Back To Top

Gallery Exhibitions

Museum Exhibitions & Projects

Store

Artist Bio

Juergen Teller

PRESS

Purple Magazine

September 24, 2016

News

Juergen Teller & Xiang Jing Champ Magazine

September 30 2015

PRESS

Baccarat

June/August 2015

PRESS

Musée Magazine

November 2014

News

Artinfo Shock of the Nude: Juergen Teller Photographs Go on View at the ICA

February 6, 2013

PRESS

London Evening Standard

January 23, 2013

PRESS

Artinfo

January 22, 2013

PRESS

The Guardian

January 5, 2013

PRESS

Artforum

January 2013

PRESS

Style.com

September 12, 2012

PRESS

Style.com

March 30, 2012

PRESS

Nowness

February 20, 2012

PRESS

Artinfo

February 13, 2012

PRESS

New York Magazine

February 11, 2012

PRESS

Vogue

February 9, 2012

PRESS

Harper's Bazaar

February 8, 2012

PRESS

Hint Magazine

January 31, 2012

PRESS

Dallas Contemporary

August 31, 2011

PRESS

T Magazine

July 28, 2011

PRESS

Dallas Observer

May 19, 2011

PRESS

The Block

January 20, 2011

PRESS

New York Times

January 11, 2011

PRESS

W Magazine

October 31, 2010

PRESS

Artforum

December 3, 2009

PRESS

The New York Times

September 25, 2009

PRESS

Vanity Fair

September 21, 2009

PRESS

The Moment: The New York Times Blog

September 1, 2009

PRESS

W

August 31, 2009

PRESS

New York Magazine Straight Shooter

August 17, 2008

PRESS

The New York Times

April 10, 2008

PRESS

Modern Painters

March 1, 2006

PRESS

Women's Wear Daily

January 17, 2006

PRESS

Artforum

January 1, 2005

PRESS

Time Out New York

October 9, 2003

PRESS

Art Newspaper

September 18, 2003

PRESS

The Observer

September 14, 2003

PRESS

Financial Times

September 5, 2003

PRESS

Independent Magazine

September 1, 2003

PRESS

i-D Magazine

September 1, 2003

PRESS

Observer Magazine

April 6, 2003

PRESS

American Photo

January 1, 2002

PRESS

i-D Magazine

November 1, 2001

PRESS

W

July 1, 2000

PRESS

Time Out New York

June 22, 2000

PRESS

New York Times

June 4, 2000

PRESS

Contemporary Visual Arts

June 1, 2000

London Evening Standard

January 23, 2013

Juergen Teller: Woo! ICA - review
By: Sue Steward


A fluffy kitten staring into a camera is a surprising greeting by a photographer known for his challenging fashion shoots and erotic portraits of models, actors, artists and designers. The cat draws the eye but the focus in this first of three galleries becomes a triptych of large portraits of Vivienne Westwood lying naked and luxuriating on a Louis XIV-style sofa.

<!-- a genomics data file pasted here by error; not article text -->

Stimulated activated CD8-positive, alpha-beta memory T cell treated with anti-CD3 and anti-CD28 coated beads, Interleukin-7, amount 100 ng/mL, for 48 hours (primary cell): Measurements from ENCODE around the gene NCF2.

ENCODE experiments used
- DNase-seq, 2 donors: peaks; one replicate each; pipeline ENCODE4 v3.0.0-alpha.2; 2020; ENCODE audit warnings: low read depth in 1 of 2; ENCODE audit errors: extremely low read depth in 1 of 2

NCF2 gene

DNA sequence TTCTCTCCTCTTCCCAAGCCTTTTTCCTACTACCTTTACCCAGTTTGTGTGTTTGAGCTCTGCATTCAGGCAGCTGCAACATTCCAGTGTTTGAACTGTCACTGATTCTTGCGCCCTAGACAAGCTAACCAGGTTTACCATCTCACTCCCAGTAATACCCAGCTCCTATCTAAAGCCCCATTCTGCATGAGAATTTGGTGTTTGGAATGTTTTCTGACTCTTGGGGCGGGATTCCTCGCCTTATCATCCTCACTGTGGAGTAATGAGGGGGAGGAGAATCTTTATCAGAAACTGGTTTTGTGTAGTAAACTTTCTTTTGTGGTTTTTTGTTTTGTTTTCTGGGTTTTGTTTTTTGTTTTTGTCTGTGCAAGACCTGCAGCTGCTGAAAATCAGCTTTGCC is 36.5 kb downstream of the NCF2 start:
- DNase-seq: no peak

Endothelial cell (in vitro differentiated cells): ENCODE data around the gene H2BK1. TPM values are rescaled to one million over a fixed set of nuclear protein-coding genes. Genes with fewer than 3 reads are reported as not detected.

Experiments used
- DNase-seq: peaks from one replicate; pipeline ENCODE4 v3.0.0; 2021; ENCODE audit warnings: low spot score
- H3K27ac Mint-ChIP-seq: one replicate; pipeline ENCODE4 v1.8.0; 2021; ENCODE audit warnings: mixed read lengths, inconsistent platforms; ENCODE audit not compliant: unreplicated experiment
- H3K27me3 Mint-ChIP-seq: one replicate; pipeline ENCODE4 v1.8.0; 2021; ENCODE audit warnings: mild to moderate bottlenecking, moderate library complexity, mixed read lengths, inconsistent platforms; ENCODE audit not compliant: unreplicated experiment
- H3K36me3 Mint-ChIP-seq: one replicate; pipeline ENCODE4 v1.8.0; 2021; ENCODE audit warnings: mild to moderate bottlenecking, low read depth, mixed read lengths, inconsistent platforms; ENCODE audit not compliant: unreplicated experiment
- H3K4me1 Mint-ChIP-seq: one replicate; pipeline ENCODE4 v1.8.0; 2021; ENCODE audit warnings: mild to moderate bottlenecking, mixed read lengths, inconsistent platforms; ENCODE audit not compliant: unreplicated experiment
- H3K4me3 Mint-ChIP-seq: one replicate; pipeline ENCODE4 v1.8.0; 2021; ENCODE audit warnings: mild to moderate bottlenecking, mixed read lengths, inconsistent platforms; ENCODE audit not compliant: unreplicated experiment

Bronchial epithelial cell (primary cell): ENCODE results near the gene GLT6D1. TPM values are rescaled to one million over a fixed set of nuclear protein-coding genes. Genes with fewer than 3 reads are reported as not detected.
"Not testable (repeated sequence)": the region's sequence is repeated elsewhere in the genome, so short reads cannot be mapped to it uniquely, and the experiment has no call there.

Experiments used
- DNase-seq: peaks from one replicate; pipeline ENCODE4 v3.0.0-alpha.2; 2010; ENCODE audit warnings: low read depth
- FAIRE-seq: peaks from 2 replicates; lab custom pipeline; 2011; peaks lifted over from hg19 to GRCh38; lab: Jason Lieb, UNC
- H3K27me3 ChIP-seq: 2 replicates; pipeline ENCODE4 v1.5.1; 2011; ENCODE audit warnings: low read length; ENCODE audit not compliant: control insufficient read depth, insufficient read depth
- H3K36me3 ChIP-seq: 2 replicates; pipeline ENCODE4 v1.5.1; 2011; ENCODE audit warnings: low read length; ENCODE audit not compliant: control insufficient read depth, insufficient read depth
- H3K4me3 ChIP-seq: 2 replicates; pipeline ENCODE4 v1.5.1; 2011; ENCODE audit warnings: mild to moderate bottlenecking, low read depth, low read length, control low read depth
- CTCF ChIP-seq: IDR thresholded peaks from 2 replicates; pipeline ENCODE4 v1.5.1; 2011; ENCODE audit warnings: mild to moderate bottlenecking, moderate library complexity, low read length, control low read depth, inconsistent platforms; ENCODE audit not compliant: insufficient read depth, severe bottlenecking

Having posed on both sides of her body, she sits up, laughing, and parts her legs. 


Teller’s fascination with nudity reveals an intimate trust between subject and photographer. Growing up in Germany, where nudism and naturism are popular, could explain his profusion of naked self-portraits; an erotic twist is never far away in his work. Perhaps best-known is the intimate scene involving Charlotte Rampling and Teller in a naked embrace on a bed, a surprisingly touching image reminiscent of Annie Leibovitz’s Yoko and John, mother and child portrait. Interestingly, Kate Moss, crammed inside a wheelbarrow like a beautiful doll, is fully clothed.


“Self i-phone, 2012” is one of many self-portraits, including one of his huge belly (now shrunk). It hangs in the second gallery and also in the ICA’s Reading Room whose walls are papered like a teenager’s bedroom.


Covered with small prints holding memories of his life, private and commercial, they include a portrait of Teller’s close friend, the late Richard Hamilton — a poignant presence alongside many scenes with his family.


The processes involved in commercial fashion shoots spill into his family’s reality: his son’s skin tone is blended with his father’s, and his creepy Midwich Cuckoo stare was clearly calculated; his teenaged daughter standing in deep pond water and holding a rifle, introduces a rare cinematic quality but maintains her father’s dedication to suggesting a narrative. In contrast, Björk and Son, Iceland presents a tranquil scene in tones and mood.


The most surprising and mature work on show is a series of small prints arranged like a storyboard. Text and images document the photographer’s childhood and his relationships with his parents, particularly his mother, Irene. Irene im Wald (Irene in the Wood) reveals many details of her life and her son unfolds stories as she walks through the woods. This revealing new work has no need for exposing himself through nakedness and now reveals a serious, emotional character.